Category Archives: trails

Mt. Wilson Area Peaks From Twin Peaks

Mt. Wilson, Occidental Peak, Mt. Markham, San Gabriel Peak, Mt. Disappointment, and Mt. Deception from the summit of Twin Peaks, in the San Gabriel Mountains, near Los Angeles.

Mt. Wilson, Occidental Peak, Mt. Markham, San Gabriel Peak, Mt. Disappointment, and Mt. Deception from the summit of Twin Peaks, in the San Gabriel Mountains.

Mt. Markham (5742′) is the craggy peak along the skyline, just right of the centerline of the photograph. The bump to the left of Mt. Markham is Occidental Peak (5732′). To the right of Mt. Markham is the highest peak in the group, San Gabriel Peak (6161′). To the right of San Gabriel Peak are Mt. Disappointment (5960′), and Mt. Deception (5796′). The indistinct summit of Mt. Wilson (5710′), and the observatory, are on the left.

Guardian of the rugged San Gabriel Wilderness, Twin Peaks (7761′) has an isolated, high mountain feel. Its flanks drop more than 5000 feet to Devils Canyon on the southwest, and Bear Canyon on the southeast.

We climbed Twin Peaks while doing a point to point run from Buckhorn to Three Points. Including the peak, the run/hike was about 13 miles, with an elevation gain of about 3200′. Here’s a Google Earth image and Google Earth KMZ file of a GPS trace of the route.

Related posts: Manzanita Morning, Three Points – Mt. Waterman Loop

Angeles Crest Highway Pavement Replacement

Update May 21, 2009. CalTrans Highway Conditions in California reports Hwy 2 “IS REOPENED FROM ISLIP SADDLE TO 5 MI WEST OF BIG PINES (LOS ANGELES CO) AT 1200 HRS ON 5/20/09.”

Angeles Crest Highway has been closed from Islip Saddle to Vincent Gap since 2005 when runoff, rock slides and avalanches from Winter storms damaged the road.

This section of road is being repaired as part of the larger Angeles Crest Highway (SR-2) Pavement Replacement Project.

Glimpses of the highway from the PCT suggest that much of the closed section has been repaired, resurfaced and re-striped.

The photograph of SR-2 is from Sunday’s Vincent Gap – Little Jimmy Spring Out & Back run.

Related post: PCT Above Windy Gap

Vincent Gap – Little Jimmy Spring Out & Back

Nearing the summit of Mt. Baden-Powell, in the San Gabriel Mountains.

With Southern California in the throes of a record dry year, and temps in the valleys topping 100°F, this San Gabriel Mountains course was a good way to get in a long trail run at a cooler, higher elevation and enjoy some mountain scenery. A big plus was that there would be a source of ice cold spring water at the turnaround point.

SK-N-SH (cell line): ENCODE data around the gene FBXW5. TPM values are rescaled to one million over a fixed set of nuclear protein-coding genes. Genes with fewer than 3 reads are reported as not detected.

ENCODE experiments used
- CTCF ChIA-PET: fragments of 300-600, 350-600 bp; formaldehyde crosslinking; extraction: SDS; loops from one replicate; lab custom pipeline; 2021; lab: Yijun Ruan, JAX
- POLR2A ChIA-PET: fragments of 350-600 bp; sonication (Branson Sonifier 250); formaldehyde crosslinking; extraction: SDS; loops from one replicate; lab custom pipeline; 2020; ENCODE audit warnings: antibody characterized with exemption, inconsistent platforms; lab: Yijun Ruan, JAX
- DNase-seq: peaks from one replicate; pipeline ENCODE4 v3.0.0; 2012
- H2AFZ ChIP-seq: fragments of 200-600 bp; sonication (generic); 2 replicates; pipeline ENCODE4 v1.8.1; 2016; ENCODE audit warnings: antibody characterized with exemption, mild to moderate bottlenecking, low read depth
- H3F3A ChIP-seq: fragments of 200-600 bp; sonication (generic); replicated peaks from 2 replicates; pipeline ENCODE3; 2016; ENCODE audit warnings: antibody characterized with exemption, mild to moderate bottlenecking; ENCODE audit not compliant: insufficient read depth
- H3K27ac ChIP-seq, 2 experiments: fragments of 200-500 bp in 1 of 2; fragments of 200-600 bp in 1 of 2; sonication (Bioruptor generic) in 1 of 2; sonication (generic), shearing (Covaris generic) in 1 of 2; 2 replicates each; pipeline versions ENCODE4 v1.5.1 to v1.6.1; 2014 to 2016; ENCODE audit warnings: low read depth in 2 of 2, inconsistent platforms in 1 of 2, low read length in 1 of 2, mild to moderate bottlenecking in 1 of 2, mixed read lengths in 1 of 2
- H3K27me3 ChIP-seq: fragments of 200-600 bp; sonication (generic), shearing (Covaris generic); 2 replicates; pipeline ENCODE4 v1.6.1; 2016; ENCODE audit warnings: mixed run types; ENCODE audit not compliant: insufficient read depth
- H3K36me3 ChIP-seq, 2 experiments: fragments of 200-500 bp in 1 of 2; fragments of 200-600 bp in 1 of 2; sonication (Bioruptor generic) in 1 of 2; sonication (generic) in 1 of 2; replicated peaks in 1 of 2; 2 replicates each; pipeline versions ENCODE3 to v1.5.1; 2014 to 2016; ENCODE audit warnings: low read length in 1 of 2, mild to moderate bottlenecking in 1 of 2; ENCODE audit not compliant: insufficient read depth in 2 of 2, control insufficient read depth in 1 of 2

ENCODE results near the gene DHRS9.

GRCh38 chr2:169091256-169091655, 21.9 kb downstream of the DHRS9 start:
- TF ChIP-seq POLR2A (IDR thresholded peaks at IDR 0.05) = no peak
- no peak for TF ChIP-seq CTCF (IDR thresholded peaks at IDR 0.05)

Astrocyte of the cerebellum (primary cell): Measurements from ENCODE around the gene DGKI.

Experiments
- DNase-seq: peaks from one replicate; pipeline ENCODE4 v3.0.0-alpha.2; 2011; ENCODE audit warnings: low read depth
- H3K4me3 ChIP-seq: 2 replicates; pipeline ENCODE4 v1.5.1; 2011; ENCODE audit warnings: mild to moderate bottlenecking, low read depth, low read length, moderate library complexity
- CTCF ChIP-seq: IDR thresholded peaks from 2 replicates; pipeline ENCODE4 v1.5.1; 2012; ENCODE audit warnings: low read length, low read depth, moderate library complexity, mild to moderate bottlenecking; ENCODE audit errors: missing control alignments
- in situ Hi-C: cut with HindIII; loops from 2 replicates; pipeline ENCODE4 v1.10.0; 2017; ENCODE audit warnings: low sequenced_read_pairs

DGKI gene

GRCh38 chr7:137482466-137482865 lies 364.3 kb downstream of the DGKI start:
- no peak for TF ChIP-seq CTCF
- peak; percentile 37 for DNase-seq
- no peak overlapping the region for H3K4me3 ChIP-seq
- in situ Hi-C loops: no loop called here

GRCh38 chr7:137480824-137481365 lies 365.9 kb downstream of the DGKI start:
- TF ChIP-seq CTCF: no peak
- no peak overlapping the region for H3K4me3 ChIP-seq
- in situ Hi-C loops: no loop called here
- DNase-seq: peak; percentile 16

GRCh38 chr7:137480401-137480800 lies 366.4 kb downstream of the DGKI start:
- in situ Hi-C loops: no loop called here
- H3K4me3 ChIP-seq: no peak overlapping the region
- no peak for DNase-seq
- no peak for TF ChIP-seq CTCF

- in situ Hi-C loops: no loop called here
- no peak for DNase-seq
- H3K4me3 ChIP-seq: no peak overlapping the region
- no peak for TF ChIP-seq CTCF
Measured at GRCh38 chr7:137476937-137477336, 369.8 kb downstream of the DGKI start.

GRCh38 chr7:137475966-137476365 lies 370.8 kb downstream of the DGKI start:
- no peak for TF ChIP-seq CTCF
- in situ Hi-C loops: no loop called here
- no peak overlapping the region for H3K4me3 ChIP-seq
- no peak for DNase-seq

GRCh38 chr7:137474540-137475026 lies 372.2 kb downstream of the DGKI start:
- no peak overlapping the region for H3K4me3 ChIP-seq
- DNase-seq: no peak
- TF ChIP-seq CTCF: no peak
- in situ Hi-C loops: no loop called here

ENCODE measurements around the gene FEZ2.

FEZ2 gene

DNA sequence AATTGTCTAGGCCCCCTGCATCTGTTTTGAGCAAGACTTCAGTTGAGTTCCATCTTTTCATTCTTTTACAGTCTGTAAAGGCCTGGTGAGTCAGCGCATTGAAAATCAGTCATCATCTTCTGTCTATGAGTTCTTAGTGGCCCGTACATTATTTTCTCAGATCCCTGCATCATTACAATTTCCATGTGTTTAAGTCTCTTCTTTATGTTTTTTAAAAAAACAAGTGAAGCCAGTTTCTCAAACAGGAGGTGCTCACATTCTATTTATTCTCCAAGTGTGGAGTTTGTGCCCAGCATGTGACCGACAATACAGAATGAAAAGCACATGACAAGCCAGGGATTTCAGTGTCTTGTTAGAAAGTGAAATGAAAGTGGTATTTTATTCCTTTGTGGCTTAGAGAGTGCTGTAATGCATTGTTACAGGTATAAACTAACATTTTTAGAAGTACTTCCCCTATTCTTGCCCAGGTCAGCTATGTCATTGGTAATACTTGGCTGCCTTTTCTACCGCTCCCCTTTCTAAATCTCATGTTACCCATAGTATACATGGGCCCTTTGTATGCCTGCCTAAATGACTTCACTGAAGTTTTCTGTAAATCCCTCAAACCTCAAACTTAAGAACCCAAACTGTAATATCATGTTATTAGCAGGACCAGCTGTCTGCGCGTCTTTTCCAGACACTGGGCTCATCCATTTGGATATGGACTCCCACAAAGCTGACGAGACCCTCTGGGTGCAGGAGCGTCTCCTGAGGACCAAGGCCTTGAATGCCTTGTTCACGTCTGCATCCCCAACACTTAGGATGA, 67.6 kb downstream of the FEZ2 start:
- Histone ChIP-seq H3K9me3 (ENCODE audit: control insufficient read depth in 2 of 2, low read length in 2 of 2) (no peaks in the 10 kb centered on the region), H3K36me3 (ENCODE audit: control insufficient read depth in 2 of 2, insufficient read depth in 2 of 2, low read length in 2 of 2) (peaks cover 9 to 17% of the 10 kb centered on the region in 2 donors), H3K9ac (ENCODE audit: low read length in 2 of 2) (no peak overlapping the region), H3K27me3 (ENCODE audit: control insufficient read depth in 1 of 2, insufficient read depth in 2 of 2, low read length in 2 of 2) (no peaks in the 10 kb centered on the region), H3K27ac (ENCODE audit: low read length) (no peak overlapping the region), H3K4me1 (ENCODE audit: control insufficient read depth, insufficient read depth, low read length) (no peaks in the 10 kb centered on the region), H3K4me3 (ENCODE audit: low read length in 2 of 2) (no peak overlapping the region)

Concerned that another usually dependable water source might already be dry, we started our run from Vincent Gap in the wrong direction, headed downhill on the Mazanita Trail. A couple of drainages and about a mile and a half later we were happy to hear — and then see — a diminished, but still gurgling ribbon of water.

In a couple of weeks, I might do the Islip – South Fork – Vincent Gap – Baden-Powell – Islip loop as part of my training for the Mt. Disappointment 50K. With Lamil Spring likely very low, and the connecting segment of Highway 2 closed, the loop would be difficult to do without this key water source.

Soon we were back at Vincent Gap and switch-backing up Mt. Baden-Powell. Even though mountain temps had recently been in the 90’s, today the temperature was comfortably cool. That would be the surprise of the day. Ocean-cooled breezes would keep the mercury in check and make the running along the ridge between Baden-Powell and Little Jimmy almost Spring-like.

Including the extra bit at the start, the run worked out to be about 22 miles, with an elevation gain/loss of over 5000 ft.

Related posts: Snowless San Gabriels, Complications, Heat Wave

Mt. Pinos – Mt. Abel Out & Back

A trail runner nears the summit of Mt.Pinos.

This was my first time back to Mt. Pinos since being caught in a fierce thunderstorm last July. No thunderstorms this time — just wonderful running on the air-conditioned ridge between Mt. Pinos and Mt. Abel.

My route was the same as that described in the post Vincent Tumamait Trail. Here’s a Google Earth image and Google Earth KMZ file of a GPS trace of the route.

Related posts: Thunderstorm, Vincent Tumamait Trail

Mt. Langley in a Day from L.A.

Cirque Peak from Cottonwood Lakes Basin.
Cirque Peak from Cottonwood Lakes Basin

The sky was brightening in the east, and sunrise was approaching when I met Miklos and Krisztina at the Denny’s in Sylmar. We were already wasting light. The plan was to drive from near sea level up to Horseshoe Meadows, at about 10,000′ on the Sierra east side. The hike/run we had in mind was a keyhole loop from the Cottonwood Lakes Trailhead up (old) Army Pass and then down New Army Pass. If we felt OK at the top of Army Pass, we would also do Mt. Langley (14,026′).